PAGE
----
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While Denying Wrongdoing, Sandy Apologizes For Enron Relationship

Salomon Smith Barney, Sandy Weill, Citigroup, apology, Enron

Salomon Smith Barney’s Sandy Weill told brokers and other employees in a letter that he “regrets” the company’s business relationship with Enron that led to criticism and a decline in the firm’s share price.

But Weill, chairman of Smith Barney’s parent Citigroup, also said in the letter that “our activities with Enron were legal, met accounting standards, and reflected industry practices.”

Yet, Weill still apologized, saying, ``I feel badly and truly regret the pain that has been caused.''

He also told employees that the company will look at client transactions in an “entirely different light'', taking into account investor demands for more disclosure.

He also said the company will be quick to punish employees who do “anything wrong" or fail "to abide by our professional standards."

Citigroup shares tumbled 41 percent this year, erasing $107 billion in market value, and a lot of it had to do with Enron's bankruptcy in December.

The SEC is also investigating whether Smith Barney’s parent helped Enron hide debt, according to reports.

Weill says the decline in the company’s shares is unwarranted, noting, ``The recent decline in our stock price is completely disconnected from the fundamental strengths of our company.''

Weill’s letter:

To: All Employees
From: Sandy Weill
Date: July 25, 2002
Re: Recent Events

Ours is a great company that day-in and day-out plays an important role in the lives of hundreds of millions of people. We have earned this role based on our integrity, the quality of our products and services and the quality of our people. In the last few days, our company has been severely criticized for past activities in our Corporate and Investment Bank. I feel badly and I truly regret the pain that has been caused.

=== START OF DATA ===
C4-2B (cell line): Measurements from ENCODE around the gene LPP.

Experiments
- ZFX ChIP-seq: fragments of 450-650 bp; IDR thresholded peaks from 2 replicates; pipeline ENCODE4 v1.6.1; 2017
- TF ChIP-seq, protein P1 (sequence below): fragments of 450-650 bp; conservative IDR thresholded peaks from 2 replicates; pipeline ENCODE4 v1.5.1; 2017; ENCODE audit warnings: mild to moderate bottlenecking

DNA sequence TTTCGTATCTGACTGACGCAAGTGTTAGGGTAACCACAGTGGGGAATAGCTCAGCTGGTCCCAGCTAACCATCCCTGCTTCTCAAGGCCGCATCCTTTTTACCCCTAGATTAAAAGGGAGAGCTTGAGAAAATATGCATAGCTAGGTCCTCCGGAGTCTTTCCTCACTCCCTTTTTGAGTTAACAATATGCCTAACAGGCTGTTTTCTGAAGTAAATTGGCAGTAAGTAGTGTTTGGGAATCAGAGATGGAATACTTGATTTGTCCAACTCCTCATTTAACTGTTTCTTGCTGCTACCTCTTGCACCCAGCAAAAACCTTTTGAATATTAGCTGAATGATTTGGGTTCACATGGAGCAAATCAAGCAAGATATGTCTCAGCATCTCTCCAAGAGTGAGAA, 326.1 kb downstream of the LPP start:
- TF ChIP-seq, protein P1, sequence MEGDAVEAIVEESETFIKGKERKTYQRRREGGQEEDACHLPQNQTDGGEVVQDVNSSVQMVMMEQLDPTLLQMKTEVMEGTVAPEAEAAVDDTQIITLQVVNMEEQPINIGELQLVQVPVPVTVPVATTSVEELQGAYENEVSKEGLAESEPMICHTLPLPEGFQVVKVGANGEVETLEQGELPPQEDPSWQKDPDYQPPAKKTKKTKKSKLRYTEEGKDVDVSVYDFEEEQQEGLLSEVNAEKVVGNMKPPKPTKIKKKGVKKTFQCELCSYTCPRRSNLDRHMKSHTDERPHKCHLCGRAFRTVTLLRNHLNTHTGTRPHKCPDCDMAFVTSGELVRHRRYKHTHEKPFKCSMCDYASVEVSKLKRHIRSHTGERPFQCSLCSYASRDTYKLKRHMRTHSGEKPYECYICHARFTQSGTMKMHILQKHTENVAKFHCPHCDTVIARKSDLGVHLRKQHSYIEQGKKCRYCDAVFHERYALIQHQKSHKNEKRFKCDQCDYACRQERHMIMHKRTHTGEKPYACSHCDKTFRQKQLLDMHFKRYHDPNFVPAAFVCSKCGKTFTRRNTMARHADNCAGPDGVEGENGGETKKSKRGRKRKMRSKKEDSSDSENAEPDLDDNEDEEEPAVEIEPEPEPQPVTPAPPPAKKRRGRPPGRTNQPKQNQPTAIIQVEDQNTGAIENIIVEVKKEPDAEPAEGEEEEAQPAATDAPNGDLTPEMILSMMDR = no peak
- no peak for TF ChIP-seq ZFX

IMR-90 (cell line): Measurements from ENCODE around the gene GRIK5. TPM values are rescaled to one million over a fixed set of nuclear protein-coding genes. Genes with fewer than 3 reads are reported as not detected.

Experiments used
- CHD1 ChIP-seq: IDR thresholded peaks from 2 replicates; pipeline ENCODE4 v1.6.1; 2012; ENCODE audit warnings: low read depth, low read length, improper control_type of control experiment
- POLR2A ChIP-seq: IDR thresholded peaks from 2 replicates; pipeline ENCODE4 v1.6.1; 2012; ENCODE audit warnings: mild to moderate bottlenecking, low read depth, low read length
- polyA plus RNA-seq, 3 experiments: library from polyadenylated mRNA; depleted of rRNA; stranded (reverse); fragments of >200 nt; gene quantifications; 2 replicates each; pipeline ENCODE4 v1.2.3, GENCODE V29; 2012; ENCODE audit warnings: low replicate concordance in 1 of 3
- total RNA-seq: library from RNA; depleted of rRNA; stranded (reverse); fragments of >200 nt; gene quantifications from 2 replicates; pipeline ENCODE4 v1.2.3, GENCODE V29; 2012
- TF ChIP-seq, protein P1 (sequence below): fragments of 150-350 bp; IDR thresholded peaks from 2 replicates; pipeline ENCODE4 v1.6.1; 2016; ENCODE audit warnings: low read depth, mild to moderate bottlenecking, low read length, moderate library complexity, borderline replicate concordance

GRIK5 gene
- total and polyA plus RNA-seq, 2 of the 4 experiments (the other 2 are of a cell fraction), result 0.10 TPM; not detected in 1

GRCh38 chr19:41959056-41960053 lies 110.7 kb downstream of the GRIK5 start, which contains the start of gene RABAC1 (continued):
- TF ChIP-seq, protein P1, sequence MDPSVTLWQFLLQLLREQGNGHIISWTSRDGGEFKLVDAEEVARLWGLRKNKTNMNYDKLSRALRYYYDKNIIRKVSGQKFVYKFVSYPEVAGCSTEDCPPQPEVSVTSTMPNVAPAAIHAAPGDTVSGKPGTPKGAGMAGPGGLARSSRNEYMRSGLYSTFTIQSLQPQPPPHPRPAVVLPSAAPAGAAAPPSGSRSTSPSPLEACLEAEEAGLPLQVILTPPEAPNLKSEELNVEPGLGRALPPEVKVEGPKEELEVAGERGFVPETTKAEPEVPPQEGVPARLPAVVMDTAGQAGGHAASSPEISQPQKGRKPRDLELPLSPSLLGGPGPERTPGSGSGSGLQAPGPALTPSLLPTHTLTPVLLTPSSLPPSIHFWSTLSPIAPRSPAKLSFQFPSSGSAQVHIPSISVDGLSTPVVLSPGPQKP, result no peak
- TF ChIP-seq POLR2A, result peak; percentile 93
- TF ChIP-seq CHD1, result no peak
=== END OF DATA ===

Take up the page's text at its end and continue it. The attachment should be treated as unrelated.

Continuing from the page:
From everything we know, our activities with Enron were legal, met accounting standards, and reflected industry practices - and our people, relying on the advice of independent legal and accounting experts, believed they were doing the right thing.

Now, the industry's standards are changing rapidly. And it is our responsibility as the preeminent global financial services firm to take the lead in ensuring that our business practices reflect these new higher standards going forward. Today's investors are demanding greater transparency in financial disclosure and therefore we are responding accordingly. By today's new standards, and with the benefit of hindsight, we will evaluate client transactions in an entirely different light than in the past.

Throughout our organization, we are reviewing - and will continue to review - our business practices to ensure they adhere to these new standards. If we find that anyone in our company has done anything wrong or fails to abide by our professional standards, we will take all appropriate actions swiftly.